The fourth and last insight concerns the interaction between different domains of ergonomics. While HCI theory is largely based on cognitive ergonomics, both physical and organizational ergonomics are involved when introducing new digital tools. As noted above, the EHR design used in scenario 2 actually forced the physician to reorganize her work to manage the signing task. Regarding physical ergonomics, using established HCI design principles such as Fitts’ law [54] to evaluate buttons and guide the layout and using visual ergonomics guidelines [55] on, for example, font size and color schemes, would be good starting points [56].

As the ongoing digitalization introduces new ways of working, including new hardware (eg, mobile documentation on tablets or wearable sensors) as part of the work equipment, interaction between different ergonomic domains can be expected to become more complex. A few relevant studies have already emerged. Johnson et al [57] identified a risk of musculoskeletal injuries when exchanging mouse and keyboard for a wearable sensor arm band. Xue [58] reviewed use areas and possible risks of wearables and also identified musculoskeletal strain as a possible risk.


Based on the above discussion, we identify three paths toward a more sustainable digital work environment. The first path focuses on providing HCI theory–based tools usable in health care practice to evaluate digital systems as they are used in the field. The second path focuses on specifying generic requirement formulations related to usability, for use in the procurement process. The third path advocates introducing digital ergonomics as an embracing concept to emphasize all the ergonomic aspects involved in the digitalization process.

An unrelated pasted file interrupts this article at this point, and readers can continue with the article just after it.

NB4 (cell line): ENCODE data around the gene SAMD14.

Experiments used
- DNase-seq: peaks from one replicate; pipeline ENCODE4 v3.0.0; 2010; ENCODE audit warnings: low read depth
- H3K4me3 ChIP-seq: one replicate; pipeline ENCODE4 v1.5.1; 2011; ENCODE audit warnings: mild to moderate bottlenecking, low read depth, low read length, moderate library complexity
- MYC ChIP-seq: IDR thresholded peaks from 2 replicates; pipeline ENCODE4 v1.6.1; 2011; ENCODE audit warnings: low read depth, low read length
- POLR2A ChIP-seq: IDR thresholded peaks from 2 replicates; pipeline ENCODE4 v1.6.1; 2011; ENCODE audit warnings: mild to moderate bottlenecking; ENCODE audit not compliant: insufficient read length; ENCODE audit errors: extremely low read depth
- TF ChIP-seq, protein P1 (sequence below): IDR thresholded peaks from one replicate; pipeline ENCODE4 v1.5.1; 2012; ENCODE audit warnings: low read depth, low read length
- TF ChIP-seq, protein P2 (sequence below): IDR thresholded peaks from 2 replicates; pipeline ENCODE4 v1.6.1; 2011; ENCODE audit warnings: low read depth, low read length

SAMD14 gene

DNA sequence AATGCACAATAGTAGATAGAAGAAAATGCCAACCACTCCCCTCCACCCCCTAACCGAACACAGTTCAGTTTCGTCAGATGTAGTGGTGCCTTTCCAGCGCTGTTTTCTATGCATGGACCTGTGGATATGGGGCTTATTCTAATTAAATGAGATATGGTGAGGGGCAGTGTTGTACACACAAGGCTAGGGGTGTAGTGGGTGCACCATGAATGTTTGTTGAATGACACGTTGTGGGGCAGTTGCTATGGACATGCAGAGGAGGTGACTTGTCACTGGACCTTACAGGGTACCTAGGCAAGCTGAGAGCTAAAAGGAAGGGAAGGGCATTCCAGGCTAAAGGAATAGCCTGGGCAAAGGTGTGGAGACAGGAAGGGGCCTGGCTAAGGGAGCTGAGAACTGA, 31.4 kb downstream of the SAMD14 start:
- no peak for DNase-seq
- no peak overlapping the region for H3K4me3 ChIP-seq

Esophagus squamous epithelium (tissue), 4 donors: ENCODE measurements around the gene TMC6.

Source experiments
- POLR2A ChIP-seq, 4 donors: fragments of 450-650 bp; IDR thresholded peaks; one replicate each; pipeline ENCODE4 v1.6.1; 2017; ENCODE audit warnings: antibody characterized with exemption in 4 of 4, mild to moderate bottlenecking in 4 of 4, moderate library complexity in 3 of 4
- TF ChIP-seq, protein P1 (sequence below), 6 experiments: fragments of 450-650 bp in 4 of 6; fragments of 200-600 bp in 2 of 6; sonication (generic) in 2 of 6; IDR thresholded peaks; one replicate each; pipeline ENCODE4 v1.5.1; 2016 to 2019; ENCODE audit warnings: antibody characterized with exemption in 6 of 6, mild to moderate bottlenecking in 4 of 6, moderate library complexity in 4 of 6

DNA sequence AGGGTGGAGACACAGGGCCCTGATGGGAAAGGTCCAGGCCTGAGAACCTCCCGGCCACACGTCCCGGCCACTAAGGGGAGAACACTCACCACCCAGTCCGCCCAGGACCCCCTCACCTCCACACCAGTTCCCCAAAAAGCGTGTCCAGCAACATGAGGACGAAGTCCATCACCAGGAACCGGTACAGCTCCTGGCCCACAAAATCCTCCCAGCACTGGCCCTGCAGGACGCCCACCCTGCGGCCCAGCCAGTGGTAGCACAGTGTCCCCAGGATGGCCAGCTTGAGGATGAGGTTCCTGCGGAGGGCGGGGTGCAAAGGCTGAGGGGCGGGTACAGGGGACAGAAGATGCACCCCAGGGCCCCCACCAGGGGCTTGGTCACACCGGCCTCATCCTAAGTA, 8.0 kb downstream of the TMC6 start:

Path 1: Tools for Evaluating Digital Systems in the Field

Studies exploring system usability are typically based on the users’ subjective grading of various usability statements related to the system (eg, [22,50]). This lets us know that users are sometimes frustrated when using digital systems. However, the specific reasons why a system is considered good or bad are not clearly identified: Is it because the design violates HCI design principles, because the workflow does not match the user’s task, because the system’s content layout does not fit the size and shape of the screen, or simply because the system is technically unstable? Furthermore, it is unreasonable to expect users in health care practice to identify HCI and ergonomic issues. In contrast, ergonomists, human factor specialists, and others responsible for the work environment should be able to do this with the right tools. They already perform risk assessment using ergonomic tools that, for example, measure lighting, musculoskeletal strain, and cognitive load, tools developed from a vast knowledge base in the related scientific subfield and adapted to be practically applicable. Some attempts are being made to support field assessment of the digital work environment [59,60], but we lack mature tools applicable in practice by practitioners. Revising existing principles and guidelines from HCI theory is required to transform these from theoretical, highly specialized methods into practically applicable tools for persons who are not HCI experts [61]. With such tools, it will be possible to evaluate an existing system and categorize and prioritize among the identified issues. The results of such an evaluation can then be used either to learn about the current digital work environment and make improvements based on this, or as a source of information when procuring new systems.

Path 2: Generic Requirement Formulations